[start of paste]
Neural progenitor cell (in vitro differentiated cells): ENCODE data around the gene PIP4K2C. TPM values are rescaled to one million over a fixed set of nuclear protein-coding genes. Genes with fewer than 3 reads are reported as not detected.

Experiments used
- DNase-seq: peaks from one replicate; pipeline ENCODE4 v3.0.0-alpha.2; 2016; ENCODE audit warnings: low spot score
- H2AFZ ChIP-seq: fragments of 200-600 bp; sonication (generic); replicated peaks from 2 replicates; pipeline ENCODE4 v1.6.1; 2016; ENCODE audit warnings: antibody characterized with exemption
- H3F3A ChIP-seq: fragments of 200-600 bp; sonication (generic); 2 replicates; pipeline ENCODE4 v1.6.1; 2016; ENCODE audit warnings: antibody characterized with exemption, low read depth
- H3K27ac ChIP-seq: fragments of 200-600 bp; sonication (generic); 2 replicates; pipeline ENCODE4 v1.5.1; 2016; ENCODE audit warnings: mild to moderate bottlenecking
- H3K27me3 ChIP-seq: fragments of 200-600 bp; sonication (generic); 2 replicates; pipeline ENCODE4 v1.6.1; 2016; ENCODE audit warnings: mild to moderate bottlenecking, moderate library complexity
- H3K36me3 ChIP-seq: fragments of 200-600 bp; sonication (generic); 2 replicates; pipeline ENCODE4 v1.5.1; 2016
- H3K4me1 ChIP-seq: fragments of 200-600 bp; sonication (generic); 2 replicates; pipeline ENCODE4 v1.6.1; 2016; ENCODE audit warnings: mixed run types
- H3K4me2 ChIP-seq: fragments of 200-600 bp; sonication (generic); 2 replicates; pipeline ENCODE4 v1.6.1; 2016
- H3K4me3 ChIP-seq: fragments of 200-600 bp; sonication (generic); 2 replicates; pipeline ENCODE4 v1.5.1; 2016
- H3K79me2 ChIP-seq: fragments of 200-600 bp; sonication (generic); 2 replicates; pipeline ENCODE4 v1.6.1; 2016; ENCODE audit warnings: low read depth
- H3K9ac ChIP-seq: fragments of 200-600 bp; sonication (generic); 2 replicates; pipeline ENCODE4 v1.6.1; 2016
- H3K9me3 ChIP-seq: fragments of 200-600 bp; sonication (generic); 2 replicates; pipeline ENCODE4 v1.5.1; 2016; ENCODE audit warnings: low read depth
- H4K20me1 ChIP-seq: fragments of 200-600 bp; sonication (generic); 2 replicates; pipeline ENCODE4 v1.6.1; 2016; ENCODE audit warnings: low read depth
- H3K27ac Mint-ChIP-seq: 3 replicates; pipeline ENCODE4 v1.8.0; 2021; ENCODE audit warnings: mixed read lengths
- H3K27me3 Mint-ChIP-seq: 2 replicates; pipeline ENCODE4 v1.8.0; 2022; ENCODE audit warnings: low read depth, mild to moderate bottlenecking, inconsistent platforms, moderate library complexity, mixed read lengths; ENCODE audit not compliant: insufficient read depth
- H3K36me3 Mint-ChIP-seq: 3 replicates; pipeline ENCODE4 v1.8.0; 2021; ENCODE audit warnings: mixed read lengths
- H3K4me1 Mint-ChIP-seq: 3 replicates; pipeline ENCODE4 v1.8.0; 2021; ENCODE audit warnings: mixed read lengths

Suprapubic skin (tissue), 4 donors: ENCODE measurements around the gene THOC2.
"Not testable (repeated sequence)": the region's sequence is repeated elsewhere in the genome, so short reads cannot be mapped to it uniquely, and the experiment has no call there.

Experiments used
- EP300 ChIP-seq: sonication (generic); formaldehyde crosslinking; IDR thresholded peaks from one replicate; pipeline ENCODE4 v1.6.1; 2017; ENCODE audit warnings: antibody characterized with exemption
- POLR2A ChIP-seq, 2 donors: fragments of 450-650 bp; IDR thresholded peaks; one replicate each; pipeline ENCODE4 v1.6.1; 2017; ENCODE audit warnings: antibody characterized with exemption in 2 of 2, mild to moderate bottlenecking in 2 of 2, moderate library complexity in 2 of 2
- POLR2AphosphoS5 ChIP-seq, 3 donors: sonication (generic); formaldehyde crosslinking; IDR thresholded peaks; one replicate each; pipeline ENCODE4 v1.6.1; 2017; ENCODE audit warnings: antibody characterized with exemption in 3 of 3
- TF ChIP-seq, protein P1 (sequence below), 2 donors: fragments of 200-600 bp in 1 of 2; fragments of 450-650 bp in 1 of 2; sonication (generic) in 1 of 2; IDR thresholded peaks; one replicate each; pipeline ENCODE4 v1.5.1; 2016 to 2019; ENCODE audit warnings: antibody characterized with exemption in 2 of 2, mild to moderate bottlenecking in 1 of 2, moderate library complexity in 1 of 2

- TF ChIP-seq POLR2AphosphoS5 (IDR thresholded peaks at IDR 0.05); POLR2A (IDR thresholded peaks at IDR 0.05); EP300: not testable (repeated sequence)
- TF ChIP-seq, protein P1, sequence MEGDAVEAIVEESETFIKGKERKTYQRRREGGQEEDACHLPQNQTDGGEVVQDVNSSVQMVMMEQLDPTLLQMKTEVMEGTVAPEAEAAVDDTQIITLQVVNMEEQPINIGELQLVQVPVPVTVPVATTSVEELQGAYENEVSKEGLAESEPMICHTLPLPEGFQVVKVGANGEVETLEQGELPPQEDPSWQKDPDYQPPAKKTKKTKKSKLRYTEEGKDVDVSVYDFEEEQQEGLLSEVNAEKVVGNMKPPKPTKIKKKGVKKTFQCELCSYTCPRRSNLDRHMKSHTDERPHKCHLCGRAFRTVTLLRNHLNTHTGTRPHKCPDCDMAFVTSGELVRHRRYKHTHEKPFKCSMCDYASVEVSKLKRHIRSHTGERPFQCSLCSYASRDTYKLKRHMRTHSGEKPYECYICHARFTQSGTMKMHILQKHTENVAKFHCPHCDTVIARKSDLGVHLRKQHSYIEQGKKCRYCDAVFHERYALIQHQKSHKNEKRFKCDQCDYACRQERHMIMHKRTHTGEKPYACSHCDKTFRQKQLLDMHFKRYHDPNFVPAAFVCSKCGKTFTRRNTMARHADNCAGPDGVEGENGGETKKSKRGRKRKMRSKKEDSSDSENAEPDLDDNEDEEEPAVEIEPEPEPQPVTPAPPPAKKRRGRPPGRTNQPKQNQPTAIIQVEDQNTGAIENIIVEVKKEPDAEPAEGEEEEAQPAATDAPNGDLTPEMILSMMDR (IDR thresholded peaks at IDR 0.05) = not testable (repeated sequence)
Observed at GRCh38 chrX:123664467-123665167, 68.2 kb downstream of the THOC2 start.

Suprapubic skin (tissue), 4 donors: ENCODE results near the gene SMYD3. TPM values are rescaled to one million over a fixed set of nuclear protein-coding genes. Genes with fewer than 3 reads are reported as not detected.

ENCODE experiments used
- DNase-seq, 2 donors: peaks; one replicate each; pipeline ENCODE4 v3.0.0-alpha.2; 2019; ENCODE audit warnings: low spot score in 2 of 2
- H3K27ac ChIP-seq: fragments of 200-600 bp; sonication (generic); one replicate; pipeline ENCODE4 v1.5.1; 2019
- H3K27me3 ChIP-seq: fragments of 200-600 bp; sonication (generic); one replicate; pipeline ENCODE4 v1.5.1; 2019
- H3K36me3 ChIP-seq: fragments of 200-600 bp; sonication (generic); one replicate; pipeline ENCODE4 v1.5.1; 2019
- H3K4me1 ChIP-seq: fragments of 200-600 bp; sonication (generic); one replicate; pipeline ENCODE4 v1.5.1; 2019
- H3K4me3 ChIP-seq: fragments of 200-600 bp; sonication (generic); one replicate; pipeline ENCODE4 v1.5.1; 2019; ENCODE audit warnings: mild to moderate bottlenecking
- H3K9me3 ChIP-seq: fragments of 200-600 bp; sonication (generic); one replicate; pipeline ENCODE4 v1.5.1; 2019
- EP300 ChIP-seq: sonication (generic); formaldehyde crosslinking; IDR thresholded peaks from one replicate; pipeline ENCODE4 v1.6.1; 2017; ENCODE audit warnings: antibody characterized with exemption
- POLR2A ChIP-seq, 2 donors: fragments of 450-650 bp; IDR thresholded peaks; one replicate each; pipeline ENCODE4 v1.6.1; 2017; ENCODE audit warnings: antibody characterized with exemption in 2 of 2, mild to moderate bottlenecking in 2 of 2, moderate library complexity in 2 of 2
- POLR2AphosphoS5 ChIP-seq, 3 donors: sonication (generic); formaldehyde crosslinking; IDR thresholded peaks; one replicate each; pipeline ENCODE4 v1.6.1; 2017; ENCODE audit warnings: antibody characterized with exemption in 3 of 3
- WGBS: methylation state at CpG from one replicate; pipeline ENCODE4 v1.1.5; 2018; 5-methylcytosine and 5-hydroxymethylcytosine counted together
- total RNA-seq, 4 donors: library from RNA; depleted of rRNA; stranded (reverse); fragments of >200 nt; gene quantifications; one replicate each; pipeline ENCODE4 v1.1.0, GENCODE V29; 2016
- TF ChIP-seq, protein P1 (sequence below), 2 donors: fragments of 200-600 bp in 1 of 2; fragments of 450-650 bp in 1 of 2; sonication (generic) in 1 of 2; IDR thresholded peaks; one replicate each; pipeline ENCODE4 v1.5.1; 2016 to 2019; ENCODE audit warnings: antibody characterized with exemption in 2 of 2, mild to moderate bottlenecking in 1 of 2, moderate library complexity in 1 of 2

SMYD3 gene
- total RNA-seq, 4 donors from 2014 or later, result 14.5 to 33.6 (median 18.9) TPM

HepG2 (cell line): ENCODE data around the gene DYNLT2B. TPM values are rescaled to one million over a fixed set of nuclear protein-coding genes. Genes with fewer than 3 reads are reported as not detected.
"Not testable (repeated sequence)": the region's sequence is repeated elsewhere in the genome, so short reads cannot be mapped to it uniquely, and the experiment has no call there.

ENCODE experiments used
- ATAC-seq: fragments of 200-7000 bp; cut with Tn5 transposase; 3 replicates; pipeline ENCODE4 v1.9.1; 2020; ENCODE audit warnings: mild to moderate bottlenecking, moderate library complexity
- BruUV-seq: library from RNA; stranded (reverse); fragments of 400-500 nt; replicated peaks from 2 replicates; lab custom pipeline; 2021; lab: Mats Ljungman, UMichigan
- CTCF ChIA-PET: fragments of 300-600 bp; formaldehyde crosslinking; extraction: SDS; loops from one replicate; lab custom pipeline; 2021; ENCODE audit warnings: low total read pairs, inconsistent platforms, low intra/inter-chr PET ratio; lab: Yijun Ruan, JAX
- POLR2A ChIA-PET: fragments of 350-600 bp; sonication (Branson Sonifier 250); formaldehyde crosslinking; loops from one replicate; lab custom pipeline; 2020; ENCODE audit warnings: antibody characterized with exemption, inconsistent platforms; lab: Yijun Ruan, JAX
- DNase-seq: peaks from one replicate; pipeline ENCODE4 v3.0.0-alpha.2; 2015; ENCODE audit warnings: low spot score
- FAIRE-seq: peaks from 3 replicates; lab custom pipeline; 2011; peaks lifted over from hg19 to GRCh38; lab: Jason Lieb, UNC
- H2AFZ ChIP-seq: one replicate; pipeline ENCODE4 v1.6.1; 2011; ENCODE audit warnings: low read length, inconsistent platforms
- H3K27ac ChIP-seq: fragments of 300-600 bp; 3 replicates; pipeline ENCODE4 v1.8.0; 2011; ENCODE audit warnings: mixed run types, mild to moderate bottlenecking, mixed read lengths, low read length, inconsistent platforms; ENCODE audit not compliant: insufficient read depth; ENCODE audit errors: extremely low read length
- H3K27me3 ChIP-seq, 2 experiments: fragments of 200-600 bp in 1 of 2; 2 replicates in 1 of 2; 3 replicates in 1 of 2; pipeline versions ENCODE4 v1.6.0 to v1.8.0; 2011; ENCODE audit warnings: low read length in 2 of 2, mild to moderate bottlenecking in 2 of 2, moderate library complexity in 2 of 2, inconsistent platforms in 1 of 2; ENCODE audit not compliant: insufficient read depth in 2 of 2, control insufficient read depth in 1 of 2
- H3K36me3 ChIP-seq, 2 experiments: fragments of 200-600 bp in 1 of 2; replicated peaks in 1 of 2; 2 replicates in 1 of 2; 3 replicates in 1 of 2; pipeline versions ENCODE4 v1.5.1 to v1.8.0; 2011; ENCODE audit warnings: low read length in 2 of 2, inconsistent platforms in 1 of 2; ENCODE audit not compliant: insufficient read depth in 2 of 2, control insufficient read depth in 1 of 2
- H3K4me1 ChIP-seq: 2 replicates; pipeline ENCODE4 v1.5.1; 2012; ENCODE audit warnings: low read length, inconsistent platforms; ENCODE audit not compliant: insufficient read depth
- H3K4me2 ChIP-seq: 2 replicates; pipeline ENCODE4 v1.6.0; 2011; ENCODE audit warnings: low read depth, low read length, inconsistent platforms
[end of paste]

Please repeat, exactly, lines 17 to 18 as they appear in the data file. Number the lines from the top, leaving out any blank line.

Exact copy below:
- H3K27me3 Mint-ChIP-seq: 2 replicates; pipeline ENCODE4 v1.8.0; 2022; ENCODE audit warnings: low read depth, mild to moderate bottlenecking, inconsistent platforms, moderate library complexity, mixed read lengths; ENCODE audit not compliant: insufficient read depth
- H3K36me3 Mint-ChIP-seq: 3 replicates; pipeline ENCODE4 v1.8.0; 2021; ENCODE audit warnings: mixed read lengths